Cairo, Egypt, has dropped 92 ranks, from 91 to 183 and Aberdeen, United Kingdom, has dropped 61 ranks, from 85 to 146. “Egypt’s decision to allow its currency to float freely in return for a 12 billion dollar loan over three years to help strengthen its economy resulted in the massive devaluation of the Egyptian Pound by more than 100% against the US dollar, pushing Cairo down the ranking” said Ms. Constantin-Métral.


Cities in the United States are the most expensive locations in the Americas, with New York City (9) ranked as the costliest city, climbing two spots from last year. San Francisco (22) and Los Angeles (24) follow, having climbed four and three spots respectively. Among other major US cities, Chicago (32) is up two places, Boston (51) is down four places, and Seattle is up seven places. Portland (115) and Winston Salem (140) remain the least expensive surveyed cities for expatriates in the US. This has a direct impact on the cost of expatriate assignments for Indian multinationals.


Ruchika Pal, India Practice Leader, Global Mobility at Mercer said, “Overall, US cities either remained stable in the ranking or have slightly increased due to the movement of the US dollar against the majority of currencies worldwide.”


Only three European cities remain in the top 10 list of most expensive cities for expatriates. Zurich (4) is still the most costly European city on the list, followed by Geneva (7) and Bern (10). Moscow (14) and St. Petersburg (36) surged fifty-three and one hundred and sixteen places from last year respectively, due to the strong appreciation of the ruble against the US dollar and the cost of goods and services. Meanwhile, London (30), Aberdeen (146) and Birmingham (147) dropped thirteen, sixty-one and fifty-one spots respectively as a result of the pound weakening against the US dollar following the Brexit vote. Copenhagen (28) fell four places from 24 to 28. Oslo (46) is up thirteen spots from last year, while Paris fell eighteen places to rank 62.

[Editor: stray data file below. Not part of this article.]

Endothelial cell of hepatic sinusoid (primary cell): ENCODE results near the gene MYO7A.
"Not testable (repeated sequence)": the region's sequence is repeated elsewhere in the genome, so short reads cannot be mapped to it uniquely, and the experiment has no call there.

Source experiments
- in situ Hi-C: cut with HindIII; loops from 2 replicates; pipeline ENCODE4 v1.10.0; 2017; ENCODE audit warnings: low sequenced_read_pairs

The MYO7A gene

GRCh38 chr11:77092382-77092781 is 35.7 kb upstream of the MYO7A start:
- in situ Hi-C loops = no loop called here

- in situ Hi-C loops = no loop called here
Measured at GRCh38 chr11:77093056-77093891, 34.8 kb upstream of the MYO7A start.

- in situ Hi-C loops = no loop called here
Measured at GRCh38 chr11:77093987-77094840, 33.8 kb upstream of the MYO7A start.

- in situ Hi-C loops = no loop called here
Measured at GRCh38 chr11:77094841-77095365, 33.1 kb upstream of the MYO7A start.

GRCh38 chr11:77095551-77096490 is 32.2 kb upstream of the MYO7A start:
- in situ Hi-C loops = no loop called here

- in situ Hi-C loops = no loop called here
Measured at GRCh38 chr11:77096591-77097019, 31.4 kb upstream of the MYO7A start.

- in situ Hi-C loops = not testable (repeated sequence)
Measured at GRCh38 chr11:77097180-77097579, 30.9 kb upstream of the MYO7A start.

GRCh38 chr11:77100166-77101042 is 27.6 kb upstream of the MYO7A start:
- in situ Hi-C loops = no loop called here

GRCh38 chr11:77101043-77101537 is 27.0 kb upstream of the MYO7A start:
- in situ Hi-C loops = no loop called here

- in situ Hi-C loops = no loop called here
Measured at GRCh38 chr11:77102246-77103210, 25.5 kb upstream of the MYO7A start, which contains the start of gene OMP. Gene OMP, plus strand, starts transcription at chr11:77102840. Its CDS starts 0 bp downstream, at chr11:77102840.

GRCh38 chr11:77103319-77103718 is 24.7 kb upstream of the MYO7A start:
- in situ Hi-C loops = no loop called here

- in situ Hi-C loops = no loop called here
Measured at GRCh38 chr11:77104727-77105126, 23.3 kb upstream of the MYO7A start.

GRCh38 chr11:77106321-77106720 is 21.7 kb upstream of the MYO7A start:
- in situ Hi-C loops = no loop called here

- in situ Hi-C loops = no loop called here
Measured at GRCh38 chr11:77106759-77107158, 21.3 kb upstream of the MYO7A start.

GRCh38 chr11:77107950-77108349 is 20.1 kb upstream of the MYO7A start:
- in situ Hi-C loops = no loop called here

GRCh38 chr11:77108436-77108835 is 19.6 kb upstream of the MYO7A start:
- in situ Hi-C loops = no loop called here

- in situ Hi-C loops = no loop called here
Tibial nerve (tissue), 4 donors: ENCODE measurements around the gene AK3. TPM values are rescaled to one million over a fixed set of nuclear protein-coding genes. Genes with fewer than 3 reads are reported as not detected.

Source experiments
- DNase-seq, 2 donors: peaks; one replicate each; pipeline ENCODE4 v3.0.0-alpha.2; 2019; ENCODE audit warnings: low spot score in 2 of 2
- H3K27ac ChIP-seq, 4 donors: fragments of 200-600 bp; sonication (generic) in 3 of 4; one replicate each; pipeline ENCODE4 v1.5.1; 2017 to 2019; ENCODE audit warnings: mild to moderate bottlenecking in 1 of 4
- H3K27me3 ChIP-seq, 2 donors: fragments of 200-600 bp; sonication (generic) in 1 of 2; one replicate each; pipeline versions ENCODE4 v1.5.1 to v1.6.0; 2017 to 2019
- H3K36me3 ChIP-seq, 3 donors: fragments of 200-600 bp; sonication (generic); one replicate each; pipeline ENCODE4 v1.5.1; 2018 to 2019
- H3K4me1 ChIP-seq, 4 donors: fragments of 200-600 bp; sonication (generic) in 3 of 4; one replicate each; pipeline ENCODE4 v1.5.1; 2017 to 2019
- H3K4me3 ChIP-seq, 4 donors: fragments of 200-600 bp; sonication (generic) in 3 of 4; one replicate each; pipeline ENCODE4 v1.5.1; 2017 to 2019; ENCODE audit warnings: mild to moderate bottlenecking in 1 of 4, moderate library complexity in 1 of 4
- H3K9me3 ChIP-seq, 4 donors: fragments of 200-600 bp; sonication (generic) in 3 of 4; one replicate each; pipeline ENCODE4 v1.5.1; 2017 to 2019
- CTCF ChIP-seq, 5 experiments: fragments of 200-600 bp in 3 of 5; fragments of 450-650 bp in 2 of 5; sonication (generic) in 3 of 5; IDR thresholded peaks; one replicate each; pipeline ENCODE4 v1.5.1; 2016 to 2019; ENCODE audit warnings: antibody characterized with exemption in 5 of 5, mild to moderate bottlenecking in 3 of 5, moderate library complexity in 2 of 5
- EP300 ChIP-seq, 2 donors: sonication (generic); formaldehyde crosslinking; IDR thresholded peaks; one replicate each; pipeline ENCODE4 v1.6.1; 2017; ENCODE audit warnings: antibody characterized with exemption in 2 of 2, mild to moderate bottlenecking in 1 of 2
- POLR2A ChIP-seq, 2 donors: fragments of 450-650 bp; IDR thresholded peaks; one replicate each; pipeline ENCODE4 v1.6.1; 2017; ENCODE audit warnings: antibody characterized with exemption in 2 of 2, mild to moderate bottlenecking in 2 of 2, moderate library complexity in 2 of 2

Ranking 17, Tel Aviv jumped two spots from last year and continues to be the most expensive city in the Middle East for expatriates followed by Dubai (20), Abu Dhabi (23), and Riyadh (52), which have all climbed in this year’s ranking. Jeddah (117), Muscat (92), and Doha (81) are among the least expensive cities in the region. Cairo (183) is the least expensive city in the region plummeting ninety-two spots from last year, following a major devaluation of its local currency.


Five of the top 10 cities in this year’s ranking are in Asia. Hong Kong (2) is the most expensive city as a result of its currency pegged to the US dollar, which drove up the cost of accommodations locally. This global financial center is followed by Tokyo (3), Singapore (5), Seoul (6), and Shanghai (8). The strengthening of the Japanese yen along with the high costs of expatriate consumer goods and a dynamic housing market pushed Japanese cities up in the ranking.


Elsewhere in Asia, Bangkok (67) jumped seven places from last year. Jakarta (88) and Hanoi (100) also rose in the ranking, up five and six places, respectively. Karachi (201) and Bishkek (208) remain the region’s least expensive cities for expatriates.